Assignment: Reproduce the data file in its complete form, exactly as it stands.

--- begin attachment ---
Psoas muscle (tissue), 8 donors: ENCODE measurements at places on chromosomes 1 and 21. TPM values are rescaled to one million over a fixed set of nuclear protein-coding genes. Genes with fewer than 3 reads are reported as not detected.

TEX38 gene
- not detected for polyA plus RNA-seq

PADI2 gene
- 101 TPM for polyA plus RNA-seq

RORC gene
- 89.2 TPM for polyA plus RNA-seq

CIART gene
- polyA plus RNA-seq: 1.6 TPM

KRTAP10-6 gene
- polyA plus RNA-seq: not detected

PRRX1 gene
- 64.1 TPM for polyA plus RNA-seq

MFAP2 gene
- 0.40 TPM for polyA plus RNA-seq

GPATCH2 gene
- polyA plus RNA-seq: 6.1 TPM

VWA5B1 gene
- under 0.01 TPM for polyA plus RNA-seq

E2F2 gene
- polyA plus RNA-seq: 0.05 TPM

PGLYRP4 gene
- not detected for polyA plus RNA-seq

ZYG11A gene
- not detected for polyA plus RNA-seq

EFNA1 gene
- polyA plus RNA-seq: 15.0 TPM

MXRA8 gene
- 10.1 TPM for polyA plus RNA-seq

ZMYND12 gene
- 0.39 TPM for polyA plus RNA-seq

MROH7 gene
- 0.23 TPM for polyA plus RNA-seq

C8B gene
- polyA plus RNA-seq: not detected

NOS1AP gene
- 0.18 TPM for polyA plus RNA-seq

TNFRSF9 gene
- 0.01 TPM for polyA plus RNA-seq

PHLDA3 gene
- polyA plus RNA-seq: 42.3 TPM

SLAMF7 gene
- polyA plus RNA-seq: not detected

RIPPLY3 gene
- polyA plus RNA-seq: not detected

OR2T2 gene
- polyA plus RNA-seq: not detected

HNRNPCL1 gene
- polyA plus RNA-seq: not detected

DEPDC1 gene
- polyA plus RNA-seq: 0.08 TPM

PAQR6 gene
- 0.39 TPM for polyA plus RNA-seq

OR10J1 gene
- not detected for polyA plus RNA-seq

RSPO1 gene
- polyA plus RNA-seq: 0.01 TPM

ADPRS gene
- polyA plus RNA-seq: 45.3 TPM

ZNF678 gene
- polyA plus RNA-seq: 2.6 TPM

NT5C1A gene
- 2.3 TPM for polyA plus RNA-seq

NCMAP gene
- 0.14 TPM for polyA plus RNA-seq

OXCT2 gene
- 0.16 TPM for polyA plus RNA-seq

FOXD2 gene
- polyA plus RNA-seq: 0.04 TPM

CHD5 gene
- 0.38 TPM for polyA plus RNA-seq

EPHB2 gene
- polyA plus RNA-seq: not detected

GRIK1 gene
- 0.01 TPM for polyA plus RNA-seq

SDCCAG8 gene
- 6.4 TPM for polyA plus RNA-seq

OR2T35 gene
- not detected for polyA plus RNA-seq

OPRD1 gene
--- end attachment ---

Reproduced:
Psoas muscle (tissue), 8 donors: ENCODE measurements at places on chromosomes 1 and 21. TPM values are rescaled to one million over a fixed set of nuclear protein-coding genes. Genes with fewer than 3 reads are reported as not detected.

TEX38 gene
- not detected for polyA plus RNA-seq

PADI2 gene
- 101 TPM for polyA plus RNA-seq

RORC gene
- 89.2 TPM for polyA plus RNA-seq

CIART gene
- polyA plus RNA-seq: 1.6 TPM

KRTAP10-6 gene
- polyA plus RNA-seq: not detected

PRRX1 gene
- 64.1 TPM for polyA plus RNA-seq

MFAP2 gene
- 0.40 TPM for polyA plus RNA-seq

GPATCH2 gene
- polyA plus RNA-seq: 6.1 TPM

VWA5B1 gene
- under 0.01 TPM for polyA plus RNA-seq

E2F2 gene
- polyA plus RNA-seq: 0.05 TPM

PGLYRP4 gene
- not detected for polyA plus RNA-seq

ZYG11A gene
- not detected for polyA plus RNA-seq

EFNA1 gene
- polyA plus RNA-seq: 15.0 TPM

MXRA8 gene
- 10.1 TPM for polyA plus RNA-seq

ZMYND12 gene
- 0.39 TPM for polyA plus RNA-seq

MROH7 gene
- 0.23 TPM for polyA plus RNA-seq

C8B gene
- polyA plus RNA-seq: not detected

NOS1AP gene
- 0.18 TPM for polyA plus RNA-seq

TNFRSF9 gene
- 0.01 TPM for polyA plus RNA-seq

PHLDA3 gene
- polyA plus RNA-seq: 42.3 TPM

SLAMF7 gene
- polyA plus RNA-seq: not detected

RIPPLY3 gene
- polyA plus RNA-seq: not detected

OR2T2 gene
- polyA plus RNA-seq: not detected

HNRNPCL1 gene
- polyA plus RNA-seq: not detected

DEPDC1 gene
- polyA plus RNA-seq: 0.08 TPM

PAQR6 gene
- 0.39 TPM for polyA plus RNA-seq

OR10J1 gene
- not detected for polyA plus RNA-seq

RSPO1 gene
- polyA plus RNA-seq: 0.01 TPM

ADPRS gene
- polyA plus RNA-seq: 45.3 TPM

ZNF678 gene
- polyA plus RNA-seq: 2.6 TPM

NT5C1A gene
- 2.3 TPM for polyA plus RNA-seq

NCMAP gene
- 0.14 TPM for polyA plus RNA-seq

OXCT2 gene
- 0.16 TPM for polyA plus RNA-seq

FOXD2 gene
- polyA plus RNA-seq: 0.04 TPM

CHD5 gene
- 0.38 TPM for polyA plus RNA-seq

EPHB2 gene
- polyA plus RNA-seq: not detected

GRIK1 gene
- 0.01 TPM for polyA plus RNA-seq

SDCCAG8 gene
- 6.4 TPM for polyA plus RNA-seq

OR2T35 gene
- not detected for polyA plus RNA-seq

OPRD1 gene